Occasionally, circumstances force liberals and conservatives to swap positions, and the transition is inevitably awkward. For decades, liberals loathed the filibuster as anti-democratic, and conservatives embraced it to block progressive reforms like anti-lynching laws, healthcare reform and civil rights legislation. Now, however, conservatives in the Senate are trying to curtail the filibuster, with liberals desperately standing in their way. Both sides are trying to cloak their new stance in principle, but the new garments don't fit very well.
The liberal judicial lobbying group, Alliance for Justice, has tried to portray the filibuster as a "free speech" issue. It has even created a cartoon character, "Phil A. Buster," a cute, anthropomorphic megaphone. The free speech emphasis may be shrewd, but it's bunk. Filibusters, it's true, classically consist of endless speechifying to postpone a vote. But the "speeches" often consisted of reading from phone books or other arcana unrelated to the issue at hand. Anyway, everybody knows the real power of a filibuster is not to speechify but to force the majority to come up with 60 votes.
Conservatives, for their part, have argued that filibustering judicial nominations is unprecedented. Therefore, they say, their plan to stop judicial filibusters merely stops Democrats from doing something new. In fact, judicial filibusters have happened before, albeit infrequently. Republicans led a filibuster of a nomination for Supreme Court chief justice in 1968.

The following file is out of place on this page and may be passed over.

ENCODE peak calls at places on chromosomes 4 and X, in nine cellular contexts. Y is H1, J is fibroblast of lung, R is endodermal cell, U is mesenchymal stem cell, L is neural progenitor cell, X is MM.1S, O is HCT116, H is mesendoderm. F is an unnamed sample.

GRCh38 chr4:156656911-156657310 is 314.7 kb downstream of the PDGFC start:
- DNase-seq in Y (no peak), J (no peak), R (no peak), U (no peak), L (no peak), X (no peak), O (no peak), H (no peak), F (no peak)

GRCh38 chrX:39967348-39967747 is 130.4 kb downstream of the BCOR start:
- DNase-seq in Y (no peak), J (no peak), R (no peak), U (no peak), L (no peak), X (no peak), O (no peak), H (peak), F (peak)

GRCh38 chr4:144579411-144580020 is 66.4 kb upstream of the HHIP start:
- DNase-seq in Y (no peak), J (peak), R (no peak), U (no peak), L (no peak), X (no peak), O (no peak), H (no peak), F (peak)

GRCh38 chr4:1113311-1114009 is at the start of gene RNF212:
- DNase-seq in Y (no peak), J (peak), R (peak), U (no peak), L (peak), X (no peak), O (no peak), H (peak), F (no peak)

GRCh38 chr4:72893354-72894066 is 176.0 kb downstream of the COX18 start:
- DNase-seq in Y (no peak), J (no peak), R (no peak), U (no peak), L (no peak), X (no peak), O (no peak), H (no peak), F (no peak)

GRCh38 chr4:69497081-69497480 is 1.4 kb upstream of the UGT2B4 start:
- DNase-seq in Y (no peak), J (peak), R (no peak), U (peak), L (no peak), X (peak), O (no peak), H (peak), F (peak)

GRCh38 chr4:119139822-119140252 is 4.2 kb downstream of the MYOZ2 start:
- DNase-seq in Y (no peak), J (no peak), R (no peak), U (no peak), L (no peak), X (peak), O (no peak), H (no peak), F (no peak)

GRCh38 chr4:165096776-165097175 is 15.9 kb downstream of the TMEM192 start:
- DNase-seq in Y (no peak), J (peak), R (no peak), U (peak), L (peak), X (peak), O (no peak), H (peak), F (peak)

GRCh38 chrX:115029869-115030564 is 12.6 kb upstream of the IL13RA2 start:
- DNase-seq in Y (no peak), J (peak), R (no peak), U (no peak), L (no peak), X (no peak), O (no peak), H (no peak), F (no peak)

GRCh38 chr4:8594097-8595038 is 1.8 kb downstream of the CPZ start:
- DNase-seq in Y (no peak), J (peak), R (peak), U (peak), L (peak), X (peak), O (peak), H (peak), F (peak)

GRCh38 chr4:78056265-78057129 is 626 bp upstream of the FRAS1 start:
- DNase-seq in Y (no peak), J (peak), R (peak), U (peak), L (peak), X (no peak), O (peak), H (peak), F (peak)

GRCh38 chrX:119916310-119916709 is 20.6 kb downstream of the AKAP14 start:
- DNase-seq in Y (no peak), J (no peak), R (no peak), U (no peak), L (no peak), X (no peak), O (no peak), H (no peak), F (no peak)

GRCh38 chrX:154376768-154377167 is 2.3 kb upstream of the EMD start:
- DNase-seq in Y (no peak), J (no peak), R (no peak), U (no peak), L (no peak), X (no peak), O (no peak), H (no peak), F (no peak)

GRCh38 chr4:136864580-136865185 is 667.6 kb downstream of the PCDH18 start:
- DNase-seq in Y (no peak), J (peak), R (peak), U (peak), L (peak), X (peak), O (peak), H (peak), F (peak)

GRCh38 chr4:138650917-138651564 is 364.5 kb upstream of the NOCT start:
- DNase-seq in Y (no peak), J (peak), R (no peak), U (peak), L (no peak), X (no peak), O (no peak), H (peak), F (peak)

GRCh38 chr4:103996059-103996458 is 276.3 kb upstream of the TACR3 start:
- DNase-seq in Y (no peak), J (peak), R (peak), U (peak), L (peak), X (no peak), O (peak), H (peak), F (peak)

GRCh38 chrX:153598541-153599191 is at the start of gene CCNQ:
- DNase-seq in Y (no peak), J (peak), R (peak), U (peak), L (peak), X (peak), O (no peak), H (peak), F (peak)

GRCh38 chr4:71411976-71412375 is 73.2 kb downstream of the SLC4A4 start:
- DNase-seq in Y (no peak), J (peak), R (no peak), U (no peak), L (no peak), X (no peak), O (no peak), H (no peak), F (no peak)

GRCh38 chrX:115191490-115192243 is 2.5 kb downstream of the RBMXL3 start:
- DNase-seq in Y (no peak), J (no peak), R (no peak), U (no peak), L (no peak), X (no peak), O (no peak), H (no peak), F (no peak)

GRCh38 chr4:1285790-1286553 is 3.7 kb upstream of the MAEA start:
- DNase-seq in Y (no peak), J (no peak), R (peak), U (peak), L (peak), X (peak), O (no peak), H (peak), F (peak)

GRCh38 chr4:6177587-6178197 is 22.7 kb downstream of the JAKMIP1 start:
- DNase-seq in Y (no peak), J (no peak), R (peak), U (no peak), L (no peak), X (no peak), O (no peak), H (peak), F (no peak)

Conservatives have since resorted to even more exotic justifications. Clint Bolick of the pro-GOP Committee for Justice wrote in a recent memo, "The Constitution grants the executive primary power over judicial appointments while granting the Senate, as a body -- not partisan factions within it -- a check via majority vote. By altering that standard, the Senate Democrats are, in effect, arrogating power to the Senate from the executive."
But Bolick and his fellow conservatives didn't see any constitutional problem in the 1990s, when the GOP bottled up President Clinton's judicial nominees to keep them from coming to a vote.
So both sides are obviously disingenuous. The main question is: Are filibusters a good idea? The best argument for the filibuster is that it gives rights to political minorities and forces consensus. The best argument against it is that it thwarts democratic accountability. The majority should be able to enact its program so the voters can see if they like the results.
I find the latter view persuasive. Note, though, that although this rationale works well with normal legislation and appointments, it doesn't really apply to judicial nominations. If the public doesn't like the way a judge rules, we're still stuck with him for the rest of his life. Yet Republicans only want to ditch the filibuster for judicial nominations. They would leave it in place for everything else.
And this fits a pattern. The American political system has lots of unjustifiable undemocratic features. The Senate gives far more voting power to citizens of small states than to citizens of more populous states. The electoral college suffers from the same flaw, though to a lesser degree. The Senate denies representation to residents of Washington, D.C. House districts are gerrymandered in such a way that few people have a chance to vote in a competitive election, and throwing out the party in power is nearly impossible.
All these anti-democratic features happen to favor Republicans. The GOP would keep them all and go after the one anti-democratic feature that happens to stand in their way right now.